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661-945-2733

Alan L. Stott, DDS

Crowns and Bridges

Crowns and Bridges

Dental Crowns

Dental crowns can be made of gold, all porcelain, or porcelain over a thin coping of metal. They are used to repair teeth when they become really decayed or fractured. They are fabricated by our dental lab and take about two weeks to make. During these two weeks the patient has a temporary crown placed on the tooth.

Dental Bridges

Bridges are made of the same material as the crowns. A bridge is used to replace missing teeth in the mouth. It “bridges” the gap from one tooth to the other. A bridge is like having three or more crowns hooked together with a false tooth placed in the space of the missing tooth. Other options for replacing missing teeth include partial dentures and dental implants. Give us a call to see what options are best for you.

……..You have questions about Dental Crowns and Dental Bridges and we the answers for them……. 

What is a dental crown?

A dental crown (often called a dental cap) is a lab fabricated restoration made in the shape of the tooth. It fits over the prepared surface of the tooth and is cemented in place.

What is a dental crown made of?

It is made of either porcelain, gold or other precious metals, or hardened plastic. Often dental crowns are made with a combination of metal inside for strength and porcelain on the outside to make it look like a natural tooth. This type of dental crown is called a PFM, meaning porcelain fused to metal.

Which type of dental crown is better?

It depends. If we want a really natural looking tooth, we would go with an all porcelain dental crown. The downside to an all porcelain dental crown is it is not as strong as a dental crown that has some metal inside it. If we want a fairly natural looking dental crown with some added strength, we would go with a PFM dental crown (porcelain fused to metal). If a patient is not concerned about esthetics and wants maximum strength, like on a back molar, a full metal dental crown is a good choice. This is usually a gold dental crown. In our office, we use all three types of dental crowns.

Are gold dental crowns all gold? If so, that would make them very expensive.

Gold dental crowns are not all gold. They are an alloy with 40-70% gold. They may also include platinum, palladium, silver, copper, and tin. They may cost a little more than a porcelain dental crown due to the price of precious metal.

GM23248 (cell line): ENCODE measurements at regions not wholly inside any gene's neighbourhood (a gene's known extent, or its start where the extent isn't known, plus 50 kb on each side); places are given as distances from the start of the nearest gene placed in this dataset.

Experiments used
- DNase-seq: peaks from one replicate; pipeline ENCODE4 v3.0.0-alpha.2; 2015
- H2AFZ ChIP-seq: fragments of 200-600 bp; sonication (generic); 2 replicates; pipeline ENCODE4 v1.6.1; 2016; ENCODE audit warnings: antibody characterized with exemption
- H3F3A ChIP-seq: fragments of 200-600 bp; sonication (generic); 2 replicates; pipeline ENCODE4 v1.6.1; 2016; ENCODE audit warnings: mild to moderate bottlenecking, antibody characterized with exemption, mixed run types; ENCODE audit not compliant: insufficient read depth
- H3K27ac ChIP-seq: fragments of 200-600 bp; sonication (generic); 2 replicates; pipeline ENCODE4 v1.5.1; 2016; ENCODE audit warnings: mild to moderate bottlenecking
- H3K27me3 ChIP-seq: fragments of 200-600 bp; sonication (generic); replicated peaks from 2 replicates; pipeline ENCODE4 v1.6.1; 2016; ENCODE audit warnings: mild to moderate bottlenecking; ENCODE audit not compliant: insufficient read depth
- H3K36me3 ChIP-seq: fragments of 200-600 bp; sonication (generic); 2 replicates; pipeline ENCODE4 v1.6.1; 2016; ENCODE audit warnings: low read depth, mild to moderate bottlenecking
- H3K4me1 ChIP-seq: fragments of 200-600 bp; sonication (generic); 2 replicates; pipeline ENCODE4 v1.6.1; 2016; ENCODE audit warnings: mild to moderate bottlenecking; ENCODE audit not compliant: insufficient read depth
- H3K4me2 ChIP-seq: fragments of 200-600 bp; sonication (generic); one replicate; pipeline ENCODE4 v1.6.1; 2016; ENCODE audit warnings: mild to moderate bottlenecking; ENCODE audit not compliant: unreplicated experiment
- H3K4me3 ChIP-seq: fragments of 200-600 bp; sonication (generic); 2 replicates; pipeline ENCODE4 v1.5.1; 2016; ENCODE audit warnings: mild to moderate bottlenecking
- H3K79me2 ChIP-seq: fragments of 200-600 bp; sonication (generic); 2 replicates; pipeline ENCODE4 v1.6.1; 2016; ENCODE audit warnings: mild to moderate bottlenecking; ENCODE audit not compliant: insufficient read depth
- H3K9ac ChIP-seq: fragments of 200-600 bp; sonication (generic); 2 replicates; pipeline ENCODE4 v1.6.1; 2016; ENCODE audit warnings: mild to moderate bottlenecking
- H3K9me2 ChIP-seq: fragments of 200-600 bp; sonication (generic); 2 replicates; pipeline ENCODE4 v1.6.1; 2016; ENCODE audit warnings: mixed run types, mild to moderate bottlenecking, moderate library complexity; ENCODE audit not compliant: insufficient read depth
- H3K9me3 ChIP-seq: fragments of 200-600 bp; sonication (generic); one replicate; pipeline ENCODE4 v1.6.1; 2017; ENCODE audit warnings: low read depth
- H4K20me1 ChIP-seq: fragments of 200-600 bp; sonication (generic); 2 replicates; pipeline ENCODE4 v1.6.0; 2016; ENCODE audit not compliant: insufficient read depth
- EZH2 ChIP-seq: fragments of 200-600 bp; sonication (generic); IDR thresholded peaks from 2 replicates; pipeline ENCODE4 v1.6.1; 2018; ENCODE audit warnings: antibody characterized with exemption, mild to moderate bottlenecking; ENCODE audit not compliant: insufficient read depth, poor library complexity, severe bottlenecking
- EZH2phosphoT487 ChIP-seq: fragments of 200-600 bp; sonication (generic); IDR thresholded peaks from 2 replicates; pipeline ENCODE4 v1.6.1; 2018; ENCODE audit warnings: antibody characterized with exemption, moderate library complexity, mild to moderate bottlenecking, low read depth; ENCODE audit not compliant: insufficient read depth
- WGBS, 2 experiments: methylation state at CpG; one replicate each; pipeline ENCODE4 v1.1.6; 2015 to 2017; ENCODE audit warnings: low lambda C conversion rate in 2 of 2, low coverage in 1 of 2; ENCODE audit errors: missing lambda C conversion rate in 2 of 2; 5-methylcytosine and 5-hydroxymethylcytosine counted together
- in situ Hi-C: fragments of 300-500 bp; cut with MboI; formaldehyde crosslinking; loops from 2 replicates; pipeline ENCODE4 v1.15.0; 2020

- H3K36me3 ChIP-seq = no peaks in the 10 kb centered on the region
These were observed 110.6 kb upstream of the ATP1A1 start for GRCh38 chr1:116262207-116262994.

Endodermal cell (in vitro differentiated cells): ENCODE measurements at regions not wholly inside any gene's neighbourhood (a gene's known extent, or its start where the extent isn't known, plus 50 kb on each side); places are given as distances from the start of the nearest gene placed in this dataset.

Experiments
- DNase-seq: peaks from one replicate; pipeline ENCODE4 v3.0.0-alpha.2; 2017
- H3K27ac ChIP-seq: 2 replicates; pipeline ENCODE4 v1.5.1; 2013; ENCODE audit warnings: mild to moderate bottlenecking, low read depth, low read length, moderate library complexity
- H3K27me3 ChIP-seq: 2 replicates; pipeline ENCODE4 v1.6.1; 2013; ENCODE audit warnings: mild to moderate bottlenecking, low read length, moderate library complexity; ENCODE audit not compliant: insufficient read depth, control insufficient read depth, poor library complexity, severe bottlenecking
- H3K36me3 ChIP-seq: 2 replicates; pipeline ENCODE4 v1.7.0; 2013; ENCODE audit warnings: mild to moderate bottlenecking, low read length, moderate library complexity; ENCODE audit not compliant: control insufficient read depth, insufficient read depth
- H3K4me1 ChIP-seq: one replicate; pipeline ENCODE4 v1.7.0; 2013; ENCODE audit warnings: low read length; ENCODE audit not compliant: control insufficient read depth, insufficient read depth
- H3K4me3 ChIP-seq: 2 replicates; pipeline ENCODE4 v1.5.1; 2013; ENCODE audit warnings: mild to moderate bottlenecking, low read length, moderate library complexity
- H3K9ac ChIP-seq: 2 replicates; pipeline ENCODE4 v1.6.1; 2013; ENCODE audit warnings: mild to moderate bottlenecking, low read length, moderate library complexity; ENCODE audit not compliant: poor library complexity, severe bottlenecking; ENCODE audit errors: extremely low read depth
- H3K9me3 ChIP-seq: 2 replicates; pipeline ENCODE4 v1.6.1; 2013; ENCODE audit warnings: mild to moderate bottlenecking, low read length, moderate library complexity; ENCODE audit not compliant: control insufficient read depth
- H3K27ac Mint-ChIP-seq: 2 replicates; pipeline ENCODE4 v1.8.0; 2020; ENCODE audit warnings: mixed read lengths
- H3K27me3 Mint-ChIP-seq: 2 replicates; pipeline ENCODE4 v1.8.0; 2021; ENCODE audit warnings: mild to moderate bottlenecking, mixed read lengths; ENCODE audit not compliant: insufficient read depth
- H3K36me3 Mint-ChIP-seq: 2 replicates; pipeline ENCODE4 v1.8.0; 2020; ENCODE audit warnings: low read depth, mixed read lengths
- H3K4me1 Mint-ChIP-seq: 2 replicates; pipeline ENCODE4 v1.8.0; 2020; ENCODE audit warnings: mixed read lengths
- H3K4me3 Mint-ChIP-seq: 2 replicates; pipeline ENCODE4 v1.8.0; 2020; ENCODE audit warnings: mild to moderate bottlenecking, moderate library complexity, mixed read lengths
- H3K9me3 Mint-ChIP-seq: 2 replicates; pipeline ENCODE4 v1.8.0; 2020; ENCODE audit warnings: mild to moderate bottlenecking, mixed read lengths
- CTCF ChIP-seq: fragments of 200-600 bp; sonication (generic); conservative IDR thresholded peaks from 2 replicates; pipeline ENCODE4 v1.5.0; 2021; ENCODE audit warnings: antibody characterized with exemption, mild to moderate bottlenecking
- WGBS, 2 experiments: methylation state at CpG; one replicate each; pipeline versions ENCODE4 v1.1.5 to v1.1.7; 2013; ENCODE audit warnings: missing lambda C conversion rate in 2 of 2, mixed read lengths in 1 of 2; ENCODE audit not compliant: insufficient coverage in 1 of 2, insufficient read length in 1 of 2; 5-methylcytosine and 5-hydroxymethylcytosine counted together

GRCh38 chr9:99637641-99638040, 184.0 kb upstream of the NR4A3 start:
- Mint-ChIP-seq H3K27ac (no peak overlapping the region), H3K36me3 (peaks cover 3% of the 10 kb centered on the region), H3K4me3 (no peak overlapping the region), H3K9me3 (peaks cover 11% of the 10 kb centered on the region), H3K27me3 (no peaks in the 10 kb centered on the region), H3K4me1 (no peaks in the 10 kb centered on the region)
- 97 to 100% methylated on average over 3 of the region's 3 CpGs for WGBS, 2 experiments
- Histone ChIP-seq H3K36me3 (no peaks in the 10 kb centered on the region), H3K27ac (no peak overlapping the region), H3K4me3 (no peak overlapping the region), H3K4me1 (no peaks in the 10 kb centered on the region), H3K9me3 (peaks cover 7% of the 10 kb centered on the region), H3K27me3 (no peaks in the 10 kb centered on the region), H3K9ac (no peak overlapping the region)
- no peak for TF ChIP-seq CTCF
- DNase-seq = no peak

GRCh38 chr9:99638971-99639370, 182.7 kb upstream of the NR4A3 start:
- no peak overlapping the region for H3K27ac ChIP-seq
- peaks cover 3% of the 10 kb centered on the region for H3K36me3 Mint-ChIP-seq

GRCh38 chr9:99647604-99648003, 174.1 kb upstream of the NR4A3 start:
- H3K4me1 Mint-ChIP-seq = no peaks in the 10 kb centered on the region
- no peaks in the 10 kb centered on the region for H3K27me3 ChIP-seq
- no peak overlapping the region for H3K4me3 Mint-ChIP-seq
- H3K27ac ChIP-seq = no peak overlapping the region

Why do we need a dental crown instead of just filling the tooth? When is a dental crown necessary?

Fillings are great for when the space left after all the decay removal is small to moderate in size. When the decayed area is large or a large part of the tooth has fractured off, we need to go with a dental crown due to its superior strength and ability to hold the tooth together.  

What is the typical process of making a dental crown?

First, all the decay and broken areas are removed from the tooth. If there are big holes in the tooth, a build-up is used to replace the missing tooth structure. The tooth is next shaped (prepared) by removing about a millimeter of tooth structure all around the tooth. This allows space for the dental crown to slide on when completed. Once the tooth is shaped, an impression is taken using a tray and a silicone material. The dentist fills out a lab prescription where he tells the lab the color and details needed for the dental crown fabrication. The impression is sent to the dental lab where they pour it up in stone. This stone model gives the lab an exact replica of your teeth. They use this model to make a dental crown that fits the prepared tooth precisely and is the right size so as to contact the other teeth properly. The time needed for the lab to make a dental crown is about two weeks. During this time, a temporary plastic crown is placed on the tooth to protect it and keep it from drifting out of place. At the end of the two weeks, the patient comes back in for the seat appointment. The temporary crown is removed, the new dental crown is adjusted, and the dental crown is cemented in place.

What is a Cerec dental crown?

A Cerec dental crown is a dental crown that is fabricated with a milling machine in the dental office. It is advertised as a “dental crown in a day” because often the dental crown can be started and seated in the same day.

Which is better, a Cerec dental crown or a regular lab fabricated dental crown?

It depends. If one is in a big hurry, it is nice to have the dental crown prepared and seated in one day. In my opinion, the lab fabricated dental crown is better. I feel it looks better due to more natural looking porcelain. I think it is stronger due to a metal substructure inside. And I think it fits better. The milling machine used to make a Cerec dental crown is not as precise as the fabrication techniques used to make a lab dental crown. The other advantage of a lab fabricated dental crown is it can be used in many situations, like real deep decay under the gum line, the need for a stronger dental bridge or dental crown, or the need for a special design under a partial denture. There are dentists who believe Cerec dental crowns can be used successfully in any case. That is not what my experience has been.

Why do dental crowns cost so much?